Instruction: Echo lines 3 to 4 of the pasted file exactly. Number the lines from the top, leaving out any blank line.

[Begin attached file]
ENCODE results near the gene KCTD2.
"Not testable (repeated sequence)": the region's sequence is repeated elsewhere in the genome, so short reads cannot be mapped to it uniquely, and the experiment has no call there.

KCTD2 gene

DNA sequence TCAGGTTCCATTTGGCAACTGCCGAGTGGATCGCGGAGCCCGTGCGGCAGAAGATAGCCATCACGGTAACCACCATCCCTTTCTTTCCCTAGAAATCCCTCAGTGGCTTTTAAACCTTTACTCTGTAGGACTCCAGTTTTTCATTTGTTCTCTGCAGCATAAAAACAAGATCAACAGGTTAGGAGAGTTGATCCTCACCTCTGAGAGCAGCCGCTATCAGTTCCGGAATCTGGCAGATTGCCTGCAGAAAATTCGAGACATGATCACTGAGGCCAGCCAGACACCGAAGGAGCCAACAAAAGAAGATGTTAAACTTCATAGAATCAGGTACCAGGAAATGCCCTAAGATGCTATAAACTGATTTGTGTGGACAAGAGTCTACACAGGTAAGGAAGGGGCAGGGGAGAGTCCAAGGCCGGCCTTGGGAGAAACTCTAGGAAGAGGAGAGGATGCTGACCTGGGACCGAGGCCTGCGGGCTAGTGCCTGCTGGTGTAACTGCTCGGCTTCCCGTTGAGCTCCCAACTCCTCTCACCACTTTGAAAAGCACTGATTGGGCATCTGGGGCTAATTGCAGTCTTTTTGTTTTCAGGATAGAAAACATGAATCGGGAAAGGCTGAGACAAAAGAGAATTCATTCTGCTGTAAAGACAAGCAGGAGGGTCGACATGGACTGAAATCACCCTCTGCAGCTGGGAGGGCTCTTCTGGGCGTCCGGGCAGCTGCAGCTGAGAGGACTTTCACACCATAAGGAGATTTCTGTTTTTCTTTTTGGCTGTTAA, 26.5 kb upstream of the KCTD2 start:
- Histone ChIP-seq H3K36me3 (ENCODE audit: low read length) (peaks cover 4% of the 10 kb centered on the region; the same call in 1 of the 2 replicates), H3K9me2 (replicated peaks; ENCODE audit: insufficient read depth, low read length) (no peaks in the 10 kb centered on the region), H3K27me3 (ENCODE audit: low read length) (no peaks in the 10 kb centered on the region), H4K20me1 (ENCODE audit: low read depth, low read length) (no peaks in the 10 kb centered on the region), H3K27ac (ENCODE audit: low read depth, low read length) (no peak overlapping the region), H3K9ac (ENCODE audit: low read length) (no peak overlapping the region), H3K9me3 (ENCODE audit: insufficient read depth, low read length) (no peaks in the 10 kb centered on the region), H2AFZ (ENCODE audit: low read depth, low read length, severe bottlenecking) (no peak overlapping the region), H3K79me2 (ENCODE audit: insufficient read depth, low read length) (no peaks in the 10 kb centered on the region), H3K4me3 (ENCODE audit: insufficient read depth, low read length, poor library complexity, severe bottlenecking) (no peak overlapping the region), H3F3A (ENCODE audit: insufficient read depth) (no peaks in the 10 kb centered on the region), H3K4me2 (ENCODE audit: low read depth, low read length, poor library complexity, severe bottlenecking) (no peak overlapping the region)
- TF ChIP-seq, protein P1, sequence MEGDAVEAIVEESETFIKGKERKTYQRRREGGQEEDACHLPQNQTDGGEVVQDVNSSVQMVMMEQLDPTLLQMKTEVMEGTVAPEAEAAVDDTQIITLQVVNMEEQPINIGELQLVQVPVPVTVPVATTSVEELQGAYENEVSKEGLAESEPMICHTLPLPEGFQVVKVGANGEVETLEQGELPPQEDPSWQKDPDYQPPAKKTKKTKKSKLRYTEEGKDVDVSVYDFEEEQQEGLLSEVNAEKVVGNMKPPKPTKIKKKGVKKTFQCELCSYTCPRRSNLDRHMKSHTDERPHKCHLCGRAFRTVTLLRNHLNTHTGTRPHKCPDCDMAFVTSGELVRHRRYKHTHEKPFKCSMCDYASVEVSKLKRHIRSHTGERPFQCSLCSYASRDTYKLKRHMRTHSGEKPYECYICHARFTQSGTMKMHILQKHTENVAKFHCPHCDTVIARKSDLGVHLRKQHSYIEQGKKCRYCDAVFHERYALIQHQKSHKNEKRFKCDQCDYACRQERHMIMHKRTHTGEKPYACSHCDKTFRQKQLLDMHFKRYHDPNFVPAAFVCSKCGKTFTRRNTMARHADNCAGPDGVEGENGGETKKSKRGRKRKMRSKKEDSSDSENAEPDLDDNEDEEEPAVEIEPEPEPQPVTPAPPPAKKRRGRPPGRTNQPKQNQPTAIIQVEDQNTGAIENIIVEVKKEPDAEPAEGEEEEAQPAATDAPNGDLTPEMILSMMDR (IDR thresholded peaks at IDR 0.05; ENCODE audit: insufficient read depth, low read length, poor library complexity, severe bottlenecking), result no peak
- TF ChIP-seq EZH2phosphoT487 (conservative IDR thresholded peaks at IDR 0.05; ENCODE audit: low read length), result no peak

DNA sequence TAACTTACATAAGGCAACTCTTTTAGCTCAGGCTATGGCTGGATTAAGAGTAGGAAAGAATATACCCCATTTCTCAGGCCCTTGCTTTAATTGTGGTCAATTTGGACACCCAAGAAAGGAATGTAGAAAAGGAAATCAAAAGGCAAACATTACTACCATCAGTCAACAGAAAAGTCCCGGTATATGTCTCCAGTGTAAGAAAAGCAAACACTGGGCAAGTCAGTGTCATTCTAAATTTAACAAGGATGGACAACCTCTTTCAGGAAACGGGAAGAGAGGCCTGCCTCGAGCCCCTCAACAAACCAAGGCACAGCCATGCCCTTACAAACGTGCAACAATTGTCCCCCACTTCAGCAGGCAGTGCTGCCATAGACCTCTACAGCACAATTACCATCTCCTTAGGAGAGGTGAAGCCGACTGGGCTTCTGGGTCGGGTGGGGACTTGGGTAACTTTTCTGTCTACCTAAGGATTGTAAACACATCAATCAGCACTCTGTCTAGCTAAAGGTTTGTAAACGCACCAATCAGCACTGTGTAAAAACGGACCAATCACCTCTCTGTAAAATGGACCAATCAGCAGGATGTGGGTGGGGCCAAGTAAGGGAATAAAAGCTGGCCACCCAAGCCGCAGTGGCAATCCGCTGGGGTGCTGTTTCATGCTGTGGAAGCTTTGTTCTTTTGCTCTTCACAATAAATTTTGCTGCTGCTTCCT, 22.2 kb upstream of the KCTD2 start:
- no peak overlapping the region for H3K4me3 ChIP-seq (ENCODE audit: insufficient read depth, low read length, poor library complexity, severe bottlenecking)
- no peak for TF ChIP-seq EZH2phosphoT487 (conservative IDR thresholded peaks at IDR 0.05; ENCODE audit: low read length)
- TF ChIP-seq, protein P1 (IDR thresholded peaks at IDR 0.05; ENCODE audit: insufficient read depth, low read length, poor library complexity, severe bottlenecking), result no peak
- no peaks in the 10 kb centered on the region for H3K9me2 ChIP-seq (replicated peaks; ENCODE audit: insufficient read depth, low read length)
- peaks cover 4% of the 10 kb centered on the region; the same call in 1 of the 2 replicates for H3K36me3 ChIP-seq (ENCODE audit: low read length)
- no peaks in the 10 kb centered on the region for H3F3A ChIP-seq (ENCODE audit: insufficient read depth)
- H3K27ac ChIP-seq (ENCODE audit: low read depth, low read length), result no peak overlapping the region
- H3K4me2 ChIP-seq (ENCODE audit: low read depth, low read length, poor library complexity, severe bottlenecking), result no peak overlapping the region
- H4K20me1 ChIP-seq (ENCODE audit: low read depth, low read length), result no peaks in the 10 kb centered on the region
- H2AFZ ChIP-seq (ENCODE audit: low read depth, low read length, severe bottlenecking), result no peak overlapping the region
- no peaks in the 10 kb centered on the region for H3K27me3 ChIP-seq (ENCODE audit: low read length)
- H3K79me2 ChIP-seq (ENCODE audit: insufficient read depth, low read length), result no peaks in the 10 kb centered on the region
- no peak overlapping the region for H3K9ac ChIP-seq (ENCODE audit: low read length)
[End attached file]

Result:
KCTD2 gene

DNA sequence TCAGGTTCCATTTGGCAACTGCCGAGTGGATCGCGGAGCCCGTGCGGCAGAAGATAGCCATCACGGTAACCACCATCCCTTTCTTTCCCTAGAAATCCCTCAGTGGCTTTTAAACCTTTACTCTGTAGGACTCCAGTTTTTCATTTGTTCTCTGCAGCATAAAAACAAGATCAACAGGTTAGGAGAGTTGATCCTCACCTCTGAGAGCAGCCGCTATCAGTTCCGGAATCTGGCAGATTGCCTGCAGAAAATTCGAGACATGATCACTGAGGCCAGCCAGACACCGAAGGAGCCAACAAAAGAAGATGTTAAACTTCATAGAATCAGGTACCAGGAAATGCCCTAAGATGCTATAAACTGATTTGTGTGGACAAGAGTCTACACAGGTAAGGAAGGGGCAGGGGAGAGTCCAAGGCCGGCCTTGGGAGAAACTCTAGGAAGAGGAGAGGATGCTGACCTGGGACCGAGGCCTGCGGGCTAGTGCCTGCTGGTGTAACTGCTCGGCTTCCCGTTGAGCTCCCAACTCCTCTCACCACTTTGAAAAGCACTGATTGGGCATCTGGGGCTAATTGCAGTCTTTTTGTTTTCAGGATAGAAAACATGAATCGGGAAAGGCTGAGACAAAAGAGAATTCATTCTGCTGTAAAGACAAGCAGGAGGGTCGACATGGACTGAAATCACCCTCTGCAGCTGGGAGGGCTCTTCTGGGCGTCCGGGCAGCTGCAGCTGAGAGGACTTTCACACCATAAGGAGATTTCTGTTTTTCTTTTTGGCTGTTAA, 26.5 kb upstream of the KCTD2 start: